Doing Business in Andorra, Andorra Business Conduct - Allo' Expat Andorra
Allo' Expat Andorra - Connecting Expats in Andorra
Main Homepage
Allo' Expat Andorra Logo

Subscribe to Allo' Expat Newsletter
Check our Rates
   Information Center Andorra
Andorra General Information
Andorra Expatriates Handbook
Andorra and Foreign Government
Andorra General Listings
Andorra Useful Tips
Andorra Education & Medical
Andorra Travel & Tourism Info
Andorra Lifestyle & Leisure
Andorra Business Matters
Andorra Business
Taxation in Andorra
  Sponsored Links

Check our Rates

1(USD) = 0.7335(EUR)
Tue | 08:56AM

Doing Business in Andorra


The Corporations Act 1983 governs corporations formed in Andorra. There are three types of company, the Societat de Responsabilitat Limitada and the Societat per Accions both having shareholders with limited liability, and the Societat Colectiva, whose partners have unlimited liability.

Companies with commercial or profit-seeking goals must be owned at least two-thirds by Andorran citizens; this means, people born in Andorra, or Privileged Residents – those with more than 20 years' residence (in the case of Spanish and French nationals, the period of continuous residence is reduced to a minimum of 10 years). In practice, the Andorran majority owner of a business (called a 'titular' in Catalan) can be an Andorran individual or professional adviser who is willing to cede operational control of the business to the foreign 'owner', and sign a share transfer in blank, in return for a fee (called 'prestanom' in Catalan). In practical terms the titular is a nominee; but not in legal terms. Although this system is in everyday use in thousands of companies, and even though formal contracts are entered into between the parties, the inescapable legal fact remains that the titular can wield considerable power if he wants to. Presumably one is on fairly firm ground with a established, professional titular.

However, discussions have taken place on proposed changes to the law under which the limit on foreign participation would be raised to 40%, and non-Andorrans would be able to own 100% of certain types of company, including: audio-visual production and marketing, technological and scientific research, production of medicines, E-commerce, and broadcasting. Further sectors may also be opened up.

It has also been proposed that companies with turnover in excess of €5m annually will be subject to compulsory audit.

In early 2008, it emerged that the government was progressing proposals for legislation that will allow foreigners to control companies in certain business sectors. Government spokesman, Juli Minove announced that the legislation would be introduced shortly, and would allow foreign capital to control new local enterprises in sectors that are not currently served by existing Andorran businesses.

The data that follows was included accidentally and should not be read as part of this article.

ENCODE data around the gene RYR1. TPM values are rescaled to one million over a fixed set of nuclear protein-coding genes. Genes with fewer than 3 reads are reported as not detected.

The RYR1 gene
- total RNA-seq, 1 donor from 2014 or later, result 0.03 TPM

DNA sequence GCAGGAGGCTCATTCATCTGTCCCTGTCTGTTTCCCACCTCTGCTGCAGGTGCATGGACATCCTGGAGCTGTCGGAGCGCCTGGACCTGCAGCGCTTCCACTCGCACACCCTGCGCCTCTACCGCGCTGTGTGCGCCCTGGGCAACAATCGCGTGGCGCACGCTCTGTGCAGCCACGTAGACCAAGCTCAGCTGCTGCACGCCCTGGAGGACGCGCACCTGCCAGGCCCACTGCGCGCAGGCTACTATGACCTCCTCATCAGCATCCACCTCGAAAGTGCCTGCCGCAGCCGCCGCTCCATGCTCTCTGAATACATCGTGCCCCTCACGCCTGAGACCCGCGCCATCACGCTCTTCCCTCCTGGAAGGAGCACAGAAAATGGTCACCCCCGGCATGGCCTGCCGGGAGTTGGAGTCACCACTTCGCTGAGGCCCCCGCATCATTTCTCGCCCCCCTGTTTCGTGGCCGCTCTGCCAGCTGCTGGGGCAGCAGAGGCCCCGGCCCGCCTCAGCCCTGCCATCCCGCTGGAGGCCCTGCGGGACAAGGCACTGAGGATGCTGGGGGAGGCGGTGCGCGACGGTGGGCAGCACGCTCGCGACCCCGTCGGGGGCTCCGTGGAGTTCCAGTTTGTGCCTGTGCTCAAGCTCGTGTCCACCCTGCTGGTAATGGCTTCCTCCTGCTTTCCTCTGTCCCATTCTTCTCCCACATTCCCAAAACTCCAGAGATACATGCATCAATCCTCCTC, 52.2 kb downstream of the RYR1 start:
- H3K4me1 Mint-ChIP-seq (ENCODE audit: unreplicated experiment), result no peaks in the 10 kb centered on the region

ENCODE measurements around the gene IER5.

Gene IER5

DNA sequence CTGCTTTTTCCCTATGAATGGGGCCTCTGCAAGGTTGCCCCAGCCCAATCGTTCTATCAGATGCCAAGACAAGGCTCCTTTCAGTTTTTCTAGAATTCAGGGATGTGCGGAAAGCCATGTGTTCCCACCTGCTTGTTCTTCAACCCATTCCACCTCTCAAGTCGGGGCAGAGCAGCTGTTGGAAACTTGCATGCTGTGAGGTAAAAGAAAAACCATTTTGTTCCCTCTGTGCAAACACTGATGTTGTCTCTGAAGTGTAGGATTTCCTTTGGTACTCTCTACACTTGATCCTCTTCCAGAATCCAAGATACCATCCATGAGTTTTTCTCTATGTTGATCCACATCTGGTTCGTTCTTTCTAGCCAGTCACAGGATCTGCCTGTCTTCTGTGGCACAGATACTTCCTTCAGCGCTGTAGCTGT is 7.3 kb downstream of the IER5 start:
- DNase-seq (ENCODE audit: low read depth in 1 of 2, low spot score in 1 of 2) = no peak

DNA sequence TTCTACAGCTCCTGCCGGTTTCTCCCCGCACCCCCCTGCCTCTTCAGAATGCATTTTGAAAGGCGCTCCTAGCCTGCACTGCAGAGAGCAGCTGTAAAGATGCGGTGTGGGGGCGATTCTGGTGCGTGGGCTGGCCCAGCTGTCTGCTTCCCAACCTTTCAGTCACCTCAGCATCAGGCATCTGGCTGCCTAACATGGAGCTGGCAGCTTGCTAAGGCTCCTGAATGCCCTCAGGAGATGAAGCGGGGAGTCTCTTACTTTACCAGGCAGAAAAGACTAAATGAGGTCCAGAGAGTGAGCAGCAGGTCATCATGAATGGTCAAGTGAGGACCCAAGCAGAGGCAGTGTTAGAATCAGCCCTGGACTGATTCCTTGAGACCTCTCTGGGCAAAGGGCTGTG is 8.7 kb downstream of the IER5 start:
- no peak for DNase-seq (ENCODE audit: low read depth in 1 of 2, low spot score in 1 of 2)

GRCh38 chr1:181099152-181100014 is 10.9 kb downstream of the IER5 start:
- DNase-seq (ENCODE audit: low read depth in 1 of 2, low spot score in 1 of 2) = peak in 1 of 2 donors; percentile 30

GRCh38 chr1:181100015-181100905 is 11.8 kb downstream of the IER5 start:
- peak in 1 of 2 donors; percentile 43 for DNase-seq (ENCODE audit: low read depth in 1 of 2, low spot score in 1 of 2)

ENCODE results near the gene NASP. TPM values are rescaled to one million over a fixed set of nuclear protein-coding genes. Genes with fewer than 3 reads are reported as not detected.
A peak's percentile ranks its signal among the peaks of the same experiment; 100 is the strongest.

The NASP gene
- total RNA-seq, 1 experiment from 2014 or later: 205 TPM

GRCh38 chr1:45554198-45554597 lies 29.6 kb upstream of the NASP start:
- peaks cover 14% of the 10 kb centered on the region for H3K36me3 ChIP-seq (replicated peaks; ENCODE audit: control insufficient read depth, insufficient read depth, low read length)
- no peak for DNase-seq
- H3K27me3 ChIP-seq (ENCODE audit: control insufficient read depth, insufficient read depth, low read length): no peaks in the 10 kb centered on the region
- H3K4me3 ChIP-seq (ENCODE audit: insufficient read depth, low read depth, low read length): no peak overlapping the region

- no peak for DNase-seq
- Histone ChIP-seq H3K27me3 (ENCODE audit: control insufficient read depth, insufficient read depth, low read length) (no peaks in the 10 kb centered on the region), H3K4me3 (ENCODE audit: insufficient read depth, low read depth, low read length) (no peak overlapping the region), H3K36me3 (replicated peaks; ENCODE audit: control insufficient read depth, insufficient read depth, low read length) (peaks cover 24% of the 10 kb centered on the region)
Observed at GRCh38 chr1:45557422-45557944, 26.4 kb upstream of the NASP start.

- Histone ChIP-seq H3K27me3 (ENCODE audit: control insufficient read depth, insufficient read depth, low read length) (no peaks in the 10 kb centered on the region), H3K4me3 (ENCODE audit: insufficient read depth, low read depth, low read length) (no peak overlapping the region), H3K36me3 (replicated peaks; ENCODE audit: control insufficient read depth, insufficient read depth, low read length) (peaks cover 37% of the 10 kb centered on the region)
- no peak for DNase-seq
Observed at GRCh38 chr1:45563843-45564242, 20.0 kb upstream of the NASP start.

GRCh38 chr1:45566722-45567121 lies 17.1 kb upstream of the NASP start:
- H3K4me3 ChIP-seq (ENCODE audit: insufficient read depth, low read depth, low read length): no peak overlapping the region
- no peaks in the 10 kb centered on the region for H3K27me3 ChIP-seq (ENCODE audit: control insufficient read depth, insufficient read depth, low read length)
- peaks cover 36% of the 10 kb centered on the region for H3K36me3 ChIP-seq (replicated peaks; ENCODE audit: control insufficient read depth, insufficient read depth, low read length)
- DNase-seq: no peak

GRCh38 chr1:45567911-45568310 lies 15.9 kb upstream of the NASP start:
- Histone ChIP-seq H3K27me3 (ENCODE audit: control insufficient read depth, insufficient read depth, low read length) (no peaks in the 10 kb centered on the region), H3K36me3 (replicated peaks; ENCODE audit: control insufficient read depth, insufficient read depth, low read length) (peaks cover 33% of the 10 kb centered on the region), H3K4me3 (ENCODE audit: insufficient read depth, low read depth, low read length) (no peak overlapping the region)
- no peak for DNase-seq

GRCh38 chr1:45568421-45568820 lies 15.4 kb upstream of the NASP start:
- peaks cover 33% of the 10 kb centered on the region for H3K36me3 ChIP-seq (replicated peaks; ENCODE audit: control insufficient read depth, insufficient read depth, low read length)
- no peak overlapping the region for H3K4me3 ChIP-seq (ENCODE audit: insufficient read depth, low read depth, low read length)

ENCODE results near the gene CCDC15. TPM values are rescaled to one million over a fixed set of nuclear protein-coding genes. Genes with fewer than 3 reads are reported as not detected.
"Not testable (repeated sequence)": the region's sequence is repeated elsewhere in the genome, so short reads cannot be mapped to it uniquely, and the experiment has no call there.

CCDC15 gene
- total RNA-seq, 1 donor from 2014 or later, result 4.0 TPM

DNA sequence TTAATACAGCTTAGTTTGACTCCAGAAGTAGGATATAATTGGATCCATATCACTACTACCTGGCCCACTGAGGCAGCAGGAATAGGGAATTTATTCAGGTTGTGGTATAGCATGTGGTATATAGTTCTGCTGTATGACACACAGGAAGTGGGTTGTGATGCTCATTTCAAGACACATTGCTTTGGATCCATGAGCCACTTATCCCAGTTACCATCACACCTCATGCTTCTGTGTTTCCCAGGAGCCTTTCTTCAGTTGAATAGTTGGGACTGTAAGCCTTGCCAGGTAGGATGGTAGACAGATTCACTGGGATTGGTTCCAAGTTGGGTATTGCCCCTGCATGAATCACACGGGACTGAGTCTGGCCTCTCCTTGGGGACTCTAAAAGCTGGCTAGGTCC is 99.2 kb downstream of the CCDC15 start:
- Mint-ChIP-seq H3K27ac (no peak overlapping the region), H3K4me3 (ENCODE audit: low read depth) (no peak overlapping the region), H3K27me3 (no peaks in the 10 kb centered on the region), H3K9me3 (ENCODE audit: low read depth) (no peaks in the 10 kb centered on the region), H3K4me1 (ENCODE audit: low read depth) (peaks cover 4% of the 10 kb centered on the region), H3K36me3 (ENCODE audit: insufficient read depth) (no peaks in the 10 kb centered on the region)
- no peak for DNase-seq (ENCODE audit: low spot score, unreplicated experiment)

This process crystalised into the Foreign Investment Law, which came into effect on November 7, 2008, and allows the opening up of 200 economic sectors to entrepreneurs and businesses from other countries. As a result of the new legislation, foreigners can now hold 100% – until now the limit was 33% – of the capital of a business in one of the designated sectors.

The Foreign Investment Law completes the legislative package which also contains two laws that have already been adopted: The Law of Companies and The Law of Business Accounting. This package is intended to increase the international competitiveness of Andorra, attract foreign investors into high value added sectors and strengthen the legal framework for business.

The new Company Law regulates the behaviour of the companies in the Principality, regardless of whether they are Limited Companies or Plcs. A new Accounting Law establishes accounting requirements for Andorran companies and the associated responsibilities.

The government anticipates the adoption of two additional laws. One is intended to establish a tax rate on the profits of companies of between 5 and 10%. The other will create a value-added tax of around 4% that will replace all of the existing indirect taxes.

See more information on the next page... (next)